Materials and methods

Strains and culture conditions

Low-passage infectious B. burgdorferi 297, clone BbAH130, was obtained from Dr M. V. Norgard, University of Texas Southwestern Medical Center. PCR analysis using appropriate primers (Iyer et al., 2003) indicated that this clone contained lp25, but lacked lp28-1. Cultures were routinely grown at 34 °C in Barbour–Stoenner–Kelly medium supplemented with 6% rabbit serum (BSK-H) (Sigma Chemical Co., St. Louis, MO). Escherichia coli DH5α (Gibco/Life Technologies, Grand Island, NY) was routinely used for cloning, and was grown and maintained in Luria–Bertani medium.

DNA and RNA manipulations

Genomic DNA was isolated from pelletted B. burgdorferi grown at 34 °C to 3 × 108 cells mL−1 with High Pure PCR Template Preparation Kit (Roche Diagnostics Corporation, Indianapolis, IN) and total RNA was isolated using TRizol Reagent (Invitrogen Life Technology, Carlsbad, CA), both according to the manufacturer's instructions. Traces of genomic DNA were removed from isolated RNA by treatment with RNase-free DNase. RNA was dissolved in RNase-free water (Ambion, Austin, TX) and stored in aliquots at −80 °C. cDNA was generated by AMV reverse transcriptase with random primers using the Access RT-PCR system (Promega Corporation, Madison, WI). Controls with the omission of reverse transcriptase were always included in each experiment. PCR reactions were performed using Taq polymerase (Denville Scientific Inc., Metuchen, NJ) or Expend Long Template DNA polymerase mix (Roche Applied Science) using parameters according to Tm of primers. All constructs were confirmed by restriction enzyme analysis, PCR and DNA sequencing using standard procedures (Sambrook & Russell, 2001). The primers used in this study are listed in Table 1.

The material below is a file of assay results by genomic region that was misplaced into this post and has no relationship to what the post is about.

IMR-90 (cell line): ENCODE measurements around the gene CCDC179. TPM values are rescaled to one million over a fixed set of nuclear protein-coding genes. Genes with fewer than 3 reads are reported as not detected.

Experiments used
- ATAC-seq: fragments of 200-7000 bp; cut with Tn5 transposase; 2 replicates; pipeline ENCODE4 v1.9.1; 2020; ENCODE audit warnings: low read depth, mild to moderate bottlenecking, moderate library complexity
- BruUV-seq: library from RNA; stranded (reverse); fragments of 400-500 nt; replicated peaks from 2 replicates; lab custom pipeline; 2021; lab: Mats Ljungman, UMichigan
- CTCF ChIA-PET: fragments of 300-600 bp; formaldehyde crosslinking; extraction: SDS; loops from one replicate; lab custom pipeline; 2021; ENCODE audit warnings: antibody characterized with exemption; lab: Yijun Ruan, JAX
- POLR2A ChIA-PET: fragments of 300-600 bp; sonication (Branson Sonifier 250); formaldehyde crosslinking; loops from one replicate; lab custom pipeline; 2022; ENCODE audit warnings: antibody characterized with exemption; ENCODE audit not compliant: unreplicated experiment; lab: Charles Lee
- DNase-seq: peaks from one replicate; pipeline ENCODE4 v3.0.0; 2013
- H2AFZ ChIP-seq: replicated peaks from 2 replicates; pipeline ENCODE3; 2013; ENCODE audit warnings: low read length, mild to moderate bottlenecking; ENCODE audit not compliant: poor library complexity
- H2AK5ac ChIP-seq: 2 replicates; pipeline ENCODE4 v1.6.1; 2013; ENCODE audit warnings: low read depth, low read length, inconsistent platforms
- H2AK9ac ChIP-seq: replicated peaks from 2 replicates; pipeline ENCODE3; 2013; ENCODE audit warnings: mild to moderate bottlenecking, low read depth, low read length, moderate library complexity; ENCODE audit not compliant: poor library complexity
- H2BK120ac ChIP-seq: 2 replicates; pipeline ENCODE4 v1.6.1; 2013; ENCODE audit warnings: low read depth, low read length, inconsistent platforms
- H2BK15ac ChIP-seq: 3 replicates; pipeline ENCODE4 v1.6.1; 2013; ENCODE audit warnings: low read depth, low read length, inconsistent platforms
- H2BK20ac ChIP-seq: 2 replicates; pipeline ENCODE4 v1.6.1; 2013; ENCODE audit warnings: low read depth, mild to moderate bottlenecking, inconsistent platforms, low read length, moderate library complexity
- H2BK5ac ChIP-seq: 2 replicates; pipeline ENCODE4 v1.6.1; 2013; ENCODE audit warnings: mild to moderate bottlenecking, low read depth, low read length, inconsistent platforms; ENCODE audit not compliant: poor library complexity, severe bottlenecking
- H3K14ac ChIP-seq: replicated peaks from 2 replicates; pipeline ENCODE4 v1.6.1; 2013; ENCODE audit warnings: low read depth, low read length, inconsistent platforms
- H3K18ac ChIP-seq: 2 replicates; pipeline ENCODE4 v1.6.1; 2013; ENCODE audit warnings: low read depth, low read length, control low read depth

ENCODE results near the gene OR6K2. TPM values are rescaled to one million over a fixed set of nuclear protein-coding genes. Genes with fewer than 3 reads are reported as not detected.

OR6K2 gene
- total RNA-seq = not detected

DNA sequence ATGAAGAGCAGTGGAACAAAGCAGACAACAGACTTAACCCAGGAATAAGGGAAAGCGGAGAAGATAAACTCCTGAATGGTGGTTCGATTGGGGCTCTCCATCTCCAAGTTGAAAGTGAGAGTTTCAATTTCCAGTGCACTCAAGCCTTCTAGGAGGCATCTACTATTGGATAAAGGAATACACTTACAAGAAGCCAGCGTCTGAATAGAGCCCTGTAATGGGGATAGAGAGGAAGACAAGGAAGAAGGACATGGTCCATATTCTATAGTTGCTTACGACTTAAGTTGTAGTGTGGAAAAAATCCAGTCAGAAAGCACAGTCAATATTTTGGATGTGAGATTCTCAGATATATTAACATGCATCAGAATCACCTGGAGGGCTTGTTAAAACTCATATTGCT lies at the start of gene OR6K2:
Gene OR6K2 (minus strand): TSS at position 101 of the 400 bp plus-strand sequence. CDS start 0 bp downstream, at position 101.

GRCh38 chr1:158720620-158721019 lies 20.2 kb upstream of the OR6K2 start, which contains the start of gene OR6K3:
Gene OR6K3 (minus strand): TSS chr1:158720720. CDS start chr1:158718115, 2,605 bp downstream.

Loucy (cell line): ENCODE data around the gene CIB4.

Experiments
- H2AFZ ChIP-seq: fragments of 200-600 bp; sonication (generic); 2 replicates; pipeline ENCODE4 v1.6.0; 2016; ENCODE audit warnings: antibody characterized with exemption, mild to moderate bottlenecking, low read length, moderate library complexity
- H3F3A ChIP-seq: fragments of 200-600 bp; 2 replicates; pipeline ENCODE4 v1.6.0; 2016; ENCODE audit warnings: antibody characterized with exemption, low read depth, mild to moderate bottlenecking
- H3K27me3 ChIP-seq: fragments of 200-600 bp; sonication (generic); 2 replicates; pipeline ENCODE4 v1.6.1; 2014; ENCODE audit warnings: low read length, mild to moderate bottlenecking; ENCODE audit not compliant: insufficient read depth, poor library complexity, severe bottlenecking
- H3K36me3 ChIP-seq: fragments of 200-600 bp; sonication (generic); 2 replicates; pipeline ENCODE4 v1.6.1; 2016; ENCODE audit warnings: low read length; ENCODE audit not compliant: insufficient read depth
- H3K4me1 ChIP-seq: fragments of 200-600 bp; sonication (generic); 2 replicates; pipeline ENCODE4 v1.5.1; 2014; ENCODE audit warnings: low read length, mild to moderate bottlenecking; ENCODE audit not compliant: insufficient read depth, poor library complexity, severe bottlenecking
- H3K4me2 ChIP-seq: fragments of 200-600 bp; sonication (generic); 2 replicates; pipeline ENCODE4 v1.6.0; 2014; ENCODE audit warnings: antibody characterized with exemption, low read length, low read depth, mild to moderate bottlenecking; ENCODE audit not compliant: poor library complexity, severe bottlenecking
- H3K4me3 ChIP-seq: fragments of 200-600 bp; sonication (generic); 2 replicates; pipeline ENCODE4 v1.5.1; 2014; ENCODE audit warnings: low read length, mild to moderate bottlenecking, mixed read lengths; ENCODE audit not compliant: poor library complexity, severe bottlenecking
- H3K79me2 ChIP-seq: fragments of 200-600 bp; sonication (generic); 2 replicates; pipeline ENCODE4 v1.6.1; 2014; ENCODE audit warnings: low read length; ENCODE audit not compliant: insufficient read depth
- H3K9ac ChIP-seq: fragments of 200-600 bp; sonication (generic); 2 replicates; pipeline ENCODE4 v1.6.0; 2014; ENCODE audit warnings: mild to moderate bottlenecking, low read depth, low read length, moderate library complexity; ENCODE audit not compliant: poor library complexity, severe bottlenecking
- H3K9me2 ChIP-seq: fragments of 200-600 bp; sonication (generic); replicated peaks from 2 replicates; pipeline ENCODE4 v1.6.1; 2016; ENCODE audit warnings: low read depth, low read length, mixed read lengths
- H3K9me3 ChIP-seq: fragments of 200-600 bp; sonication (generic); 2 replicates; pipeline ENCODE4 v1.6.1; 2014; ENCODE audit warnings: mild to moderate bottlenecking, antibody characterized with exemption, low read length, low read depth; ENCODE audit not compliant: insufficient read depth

Table 1.   Primers used in this study
PrimerSequence (5′–3′)GeneReference
  • *

    SacI site (underlined).

  • BspEI site (underlined).

  • KmR, aph(3)-IIIa.

  • §

    § XbaI site (underlined).

  • PstI site (underlined).

  • KpnI site (underlined).


Generation of uvrABbu inactivation construct